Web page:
Rigging Rope

Rigging rope

Cleaning a new single pitch climb on a small crag may only require basic clifftop rigging from a couple of trees with a rope protector placed on the cliff top edge.

Large cliffs requiring ground up approaches can involve a mixture of free climbing and/or full aid to reach an intended point from where static rope can be rigged to hang down the new line and fixed rope techniques employed thereafter. Typically a temporary re-belay will be placed where the lower off or bolt belay will be installed later and the rope pinned down the line to the ground. Fixing the rope can use any natural protection, small expansion bolts that will either be removed or tapped in and covered later or removable bolts.

Rigging styles broadly follow those adopted by vertical caving: American style or European Single Rope Technique (SRT) however both rigging styles require a competent knowledge in the use of mechanical ascenders and change-overs from ascent to descent. With SRT however the ability to rig re-belays and pass knots are additional skills.

Complex rigging will influence what hardware the developer requires to work comfortably and effectively at height. For example single pitch ‘throw a rope over the edge new routing’ is achievable in a standard climbing harness, perhaps with a few breaks throughout the day but aiding your way across roofs, steep terrain or spending a full day on a big wall only becomes safe, efficient and comfortable with a full body harness, seat and cows-tails, basically an industrial rope access configuration.

American style

The former relies heavily on thicker, abrasion resistant rope, minimal anchors and rope protectors where necessary. American rigging is therefore simple and fast and best suited to cliffs where little is required beyond padding an edge and perhaps a few tie points to retain rock contact down the route.

Key point: this style is best applied to where rope to rock contact is minimal and the use of padding can be implemented therefore it is NOT recommended to use dynamic rope that will stretch and potentially compromise edge protection by dragging rope protectors.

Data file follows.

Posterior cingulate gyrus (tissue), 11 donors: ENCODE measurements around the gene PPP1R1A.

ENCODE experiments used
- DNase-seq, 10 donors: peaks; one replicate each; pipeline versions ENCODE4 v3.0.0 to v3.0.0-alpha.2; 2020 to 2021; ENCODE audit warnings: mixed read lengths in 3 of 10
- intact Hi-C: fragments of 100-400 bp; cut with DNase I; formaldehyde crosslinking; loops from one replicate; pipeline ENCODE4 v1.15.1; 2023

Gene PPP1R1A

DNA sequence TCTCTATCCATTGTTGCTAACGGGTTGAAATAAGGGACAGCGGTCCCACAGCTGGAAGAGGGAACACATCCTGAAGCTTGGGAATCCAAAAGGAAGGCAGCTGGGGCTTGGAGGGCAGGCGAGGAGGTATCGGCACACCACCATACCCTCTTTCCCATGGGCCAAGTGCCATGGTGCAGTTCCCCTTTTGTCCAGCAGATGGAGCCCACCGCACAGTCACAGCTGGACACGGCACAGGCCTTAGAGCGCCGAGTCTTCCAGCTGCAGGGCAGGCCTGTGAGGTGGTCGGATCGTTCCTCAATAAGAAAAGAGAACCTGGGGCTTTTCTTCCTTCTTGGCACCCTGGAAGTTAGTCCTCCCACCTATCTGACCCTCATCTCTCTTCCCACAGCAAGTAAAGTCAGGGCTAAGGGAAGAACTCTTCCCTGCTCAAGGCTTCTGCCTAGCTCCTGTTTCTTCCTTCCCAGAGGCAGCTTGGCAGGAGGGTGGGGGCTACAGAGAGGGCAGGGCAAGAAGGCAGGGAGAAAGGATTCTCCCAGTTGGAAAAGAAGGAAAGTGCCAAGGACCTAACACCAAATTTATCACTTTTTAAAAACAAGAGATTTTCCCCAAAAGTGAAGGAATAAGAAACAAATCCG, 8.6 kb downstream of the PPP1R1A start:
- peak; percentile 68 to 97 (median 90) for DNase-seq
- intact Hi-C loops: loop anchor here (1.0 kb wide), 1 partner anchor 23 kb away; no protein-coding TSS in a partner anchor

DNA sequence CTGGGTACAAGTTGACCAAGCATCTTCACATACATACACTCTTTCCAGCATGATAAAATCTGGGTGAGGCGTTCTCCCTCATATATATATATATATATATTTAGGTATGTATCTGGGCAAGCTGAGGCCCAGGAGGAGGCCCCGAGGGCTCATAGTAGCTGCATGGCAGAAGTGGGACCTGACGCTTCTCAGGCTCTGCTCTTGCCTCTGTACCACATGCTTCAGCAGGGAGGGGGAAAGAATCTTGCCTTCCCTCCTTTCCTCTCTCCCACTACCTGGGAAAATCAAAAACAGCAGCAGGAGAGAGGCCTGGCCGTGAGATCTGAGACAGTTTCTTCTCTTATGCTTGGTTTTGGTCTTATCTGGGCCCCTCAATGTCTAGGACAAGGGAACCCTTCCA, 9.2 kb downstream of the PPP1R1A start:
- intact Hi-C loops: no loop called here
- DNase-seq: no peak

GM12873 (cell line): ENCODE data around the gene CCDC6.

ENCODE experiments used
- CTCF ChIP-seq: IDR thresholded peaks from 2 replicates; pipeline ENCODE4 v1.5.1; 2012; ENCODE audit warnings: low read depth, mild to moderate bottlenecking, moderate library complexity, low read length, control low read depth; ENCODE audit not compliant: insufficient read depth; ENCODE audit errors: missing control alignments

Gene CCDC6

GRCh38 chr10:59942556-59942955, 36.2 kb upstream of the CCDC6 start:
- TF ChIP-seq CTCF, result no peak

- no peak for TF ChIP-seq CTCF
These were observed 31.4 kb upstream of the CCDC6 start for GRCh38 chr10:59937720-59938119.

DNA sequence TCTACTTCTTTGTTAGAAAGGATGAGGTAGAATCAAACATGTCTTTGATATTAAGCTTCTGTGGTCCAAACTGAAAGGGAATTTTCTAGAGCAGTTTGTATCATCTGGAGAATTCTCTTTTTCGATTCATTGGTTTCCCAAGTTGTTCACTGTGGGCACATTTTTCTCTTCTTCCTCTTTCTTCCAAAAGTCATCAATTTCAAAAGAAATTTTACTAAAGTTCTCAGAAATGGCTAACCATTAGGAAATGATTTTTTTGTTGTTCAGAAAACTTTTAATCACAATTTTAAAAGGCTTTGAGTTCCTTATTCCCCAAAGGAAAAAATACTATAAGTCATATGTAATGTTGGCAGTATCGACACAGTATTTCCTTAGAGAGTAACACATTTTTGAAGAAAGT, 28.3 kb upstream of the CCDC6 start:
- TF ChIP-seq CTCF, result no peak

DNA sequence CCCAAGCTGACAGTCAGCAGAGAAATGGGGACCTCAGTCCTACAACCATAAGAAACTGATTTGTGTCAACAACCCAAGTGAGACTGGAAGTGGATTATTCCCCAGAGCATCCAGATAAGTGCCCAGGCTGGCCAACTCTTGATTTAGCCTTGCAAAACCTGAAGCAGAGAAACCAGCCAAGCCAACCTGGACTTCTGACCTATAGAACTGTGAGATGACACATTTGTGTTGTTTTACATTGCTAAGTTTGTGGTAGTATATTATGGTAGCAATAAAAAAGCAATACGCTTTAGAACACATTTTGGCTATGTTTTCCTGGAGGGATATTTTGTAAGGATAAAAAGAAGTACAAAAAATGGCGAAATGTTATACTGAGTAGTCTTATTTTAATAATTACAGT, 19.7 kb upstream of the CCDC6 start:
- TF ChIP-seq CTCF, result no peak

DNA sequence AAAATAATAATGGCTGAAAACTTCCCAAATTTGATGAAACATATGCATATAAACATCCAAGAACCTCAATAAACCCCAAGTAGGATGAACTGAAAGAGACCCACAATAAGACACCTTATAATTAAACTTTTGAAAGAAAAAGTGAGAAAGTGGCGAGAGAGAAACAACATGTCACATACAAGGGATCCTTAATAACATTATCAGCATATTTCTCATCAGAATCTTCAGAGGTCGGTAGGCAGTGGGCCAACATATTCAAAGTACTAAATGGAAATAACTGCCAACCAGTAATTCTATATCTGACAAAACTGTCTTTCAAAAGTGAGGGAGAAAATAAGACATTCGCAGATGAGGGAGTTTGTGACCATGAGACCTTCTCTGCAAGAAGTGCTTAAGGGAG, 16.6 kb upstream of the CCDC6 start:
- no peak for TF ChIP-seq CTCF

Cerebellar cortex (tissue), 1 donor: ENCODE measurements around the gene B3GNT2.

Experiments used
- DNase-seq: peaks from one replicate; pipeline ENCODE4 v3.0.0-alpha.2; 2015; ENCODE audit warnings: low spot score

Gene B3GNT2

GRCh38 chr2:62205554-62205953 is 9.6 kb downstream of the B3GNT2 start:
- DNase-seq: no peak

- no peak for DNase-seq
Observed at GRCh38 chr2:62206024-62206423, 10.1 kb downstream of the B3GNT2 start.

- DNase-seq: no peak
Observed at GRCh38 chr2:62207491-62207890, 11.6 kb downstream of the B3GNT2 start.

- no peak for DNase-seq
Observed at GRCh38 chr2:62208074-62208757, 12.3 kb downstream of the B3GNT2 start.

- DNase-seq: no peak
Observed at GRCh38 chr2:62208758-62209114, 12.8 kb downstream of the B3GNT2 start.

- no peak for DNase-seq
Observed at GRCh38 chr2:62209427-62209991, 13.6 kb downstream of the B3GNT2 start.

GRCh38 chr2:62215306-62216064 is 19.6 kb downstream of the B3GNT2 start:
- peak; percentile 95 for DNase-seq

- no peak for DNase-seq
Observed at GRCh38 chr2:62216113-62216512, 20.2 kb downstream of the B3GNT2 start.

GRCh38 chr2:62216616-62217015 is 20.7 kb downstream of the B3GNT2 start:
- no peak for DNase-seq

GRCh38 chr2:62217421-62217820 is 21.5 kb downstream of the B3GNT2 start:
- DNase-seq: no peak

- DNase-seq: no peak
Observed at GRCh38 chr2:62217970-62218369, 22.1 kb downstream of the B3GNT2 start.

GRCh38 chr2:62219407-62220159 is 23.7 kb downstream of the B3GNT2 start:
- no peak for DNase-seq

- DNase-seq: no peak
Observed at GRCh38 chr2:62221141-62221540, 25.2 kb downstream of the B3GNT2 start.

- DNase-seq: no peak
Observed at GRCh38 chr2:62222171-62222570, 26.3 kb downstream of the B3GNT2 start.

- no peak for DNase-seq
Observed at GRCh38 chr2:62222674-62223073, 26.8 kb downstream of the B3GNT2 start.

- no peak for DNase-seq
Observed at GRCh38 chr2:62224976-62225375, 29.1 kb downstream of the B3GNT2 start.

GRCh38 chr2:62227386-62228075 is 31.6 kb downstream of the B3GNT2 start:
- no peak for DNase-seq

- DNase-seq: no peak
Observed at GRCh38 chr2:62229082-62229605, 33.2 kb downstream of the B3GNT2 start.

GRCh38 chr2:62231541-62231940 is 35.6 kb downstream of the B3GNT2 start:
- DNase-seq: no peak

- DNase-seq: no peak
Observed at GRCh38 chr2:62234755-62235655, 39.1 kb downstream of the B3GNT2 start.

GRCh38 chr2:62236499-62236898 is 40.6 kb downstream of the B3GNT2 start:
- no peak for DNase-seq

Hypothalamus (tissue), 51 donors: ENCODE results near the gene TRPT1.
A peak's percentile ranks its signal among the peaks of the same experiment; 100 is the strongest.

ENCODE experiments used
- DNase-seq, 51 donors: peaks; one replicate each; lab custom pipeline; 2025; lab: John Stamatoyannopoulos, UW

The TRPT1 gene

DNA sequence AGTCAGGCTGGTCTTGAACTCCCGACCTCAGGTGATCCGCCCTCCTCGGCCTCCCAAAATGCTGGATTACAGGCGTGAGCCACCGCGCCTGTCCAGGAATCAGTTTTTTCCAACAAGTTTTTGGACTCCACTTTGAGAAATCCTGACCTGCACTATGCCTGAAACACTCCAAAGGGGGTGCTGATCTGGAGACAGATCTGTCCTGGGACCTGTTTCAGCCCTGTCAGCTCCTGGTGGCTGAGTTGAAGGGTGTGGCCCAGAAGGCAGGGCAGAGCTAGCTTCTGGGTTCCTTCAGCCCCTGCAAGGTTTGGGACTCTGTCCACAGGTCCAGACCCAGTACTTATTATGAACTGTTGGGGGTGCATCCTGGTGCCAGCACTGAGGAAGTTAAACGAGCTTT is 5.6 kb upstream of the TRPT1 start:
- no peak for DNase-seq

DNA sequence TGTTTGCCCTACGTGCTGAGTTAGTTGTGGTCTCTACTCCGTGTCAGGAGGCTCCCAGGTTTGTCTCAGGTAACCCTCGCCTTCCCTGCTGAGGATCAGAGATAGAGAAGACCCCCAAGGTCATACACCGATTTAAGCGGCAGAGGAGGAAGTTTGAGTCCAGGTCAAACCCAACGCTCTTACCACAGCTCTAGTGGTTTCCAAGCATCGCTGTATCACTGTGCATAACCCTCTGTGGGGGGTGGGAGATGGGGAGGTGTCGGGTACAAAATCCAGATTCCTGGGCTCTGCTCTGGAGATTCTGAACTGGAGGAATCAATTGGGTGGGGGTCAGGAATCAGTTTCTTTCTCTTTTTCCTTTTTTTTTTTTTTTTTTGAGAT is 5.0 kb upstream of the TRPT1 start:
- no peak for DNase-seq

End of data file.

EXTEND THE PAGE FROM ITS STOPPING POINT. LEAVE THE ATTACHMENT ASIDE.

Single Rope Technique (SRT)

French cavers developed SRT during the 1930s with the first cave use of prusik and mechanical rope ascenders used by Chevalier and Brenot in 1934. Two Swiss alpinists, Juesi and Marti teamed together, creating the first commercially available rope ascender In 1958 known as the Jumar and by 1968 Bruno Dressler asked Petzl, who worked as a metals machinist, to build a rope-ascending tool, today known as the Petzl Croll, that he had developed by adapting the Jumar for pit caving.

When new routes follow traverses, involve sharp rock, are severely overhung or substantial in length then SRT has many advantages as it becomes possible to access any point on a cliff using these techniques whilst acting independently without the need for a belay.

Key point: The fundamental principle is to keep the rope free of the rock at all times. Allowing a thin rope to rub on sharp rock is suicidal!

Static line rigged with re-belays to avoid rope-to-rock contact on a new 110m multi pitch line located in North Vietnam. Using SRT techniques this 5 pitch route was entirely drilled and equipped with 77 glue-in anchors and belays on the same day.

Applying this rigging style to big walls also enables several climbers to work either side of re-belays reducing the timeframe for teams to establish new big wall sport routes. This strategy was successfully adopted during the equipping of Eterna in Kalymnos: a 275m high route that was cleaned, drilled and fixed with 127 glue-in bolts in only 5 days and is currently the longest route in the world equipped with titanium glue-in bolts. This also included time to rig the line with 300m of fixed static rope and de-rig it progressively over a number of days. With loose rock removed when installing the fixed rope, and using a haul bag in which to temporarily store smaller loose fragments, both people were able to work effectively on separate pitches.

The key points of SRT rigging are to:

  1. Identify – hazards down the intended line.
  2. Remove – sharp edges or loose rock.
  3. Avoid – rig to protect against abrasion: rebelay / deviate.
  4. Protect – use rope protectors.
  5. Verify – is the protection adequate? What happens if something fails?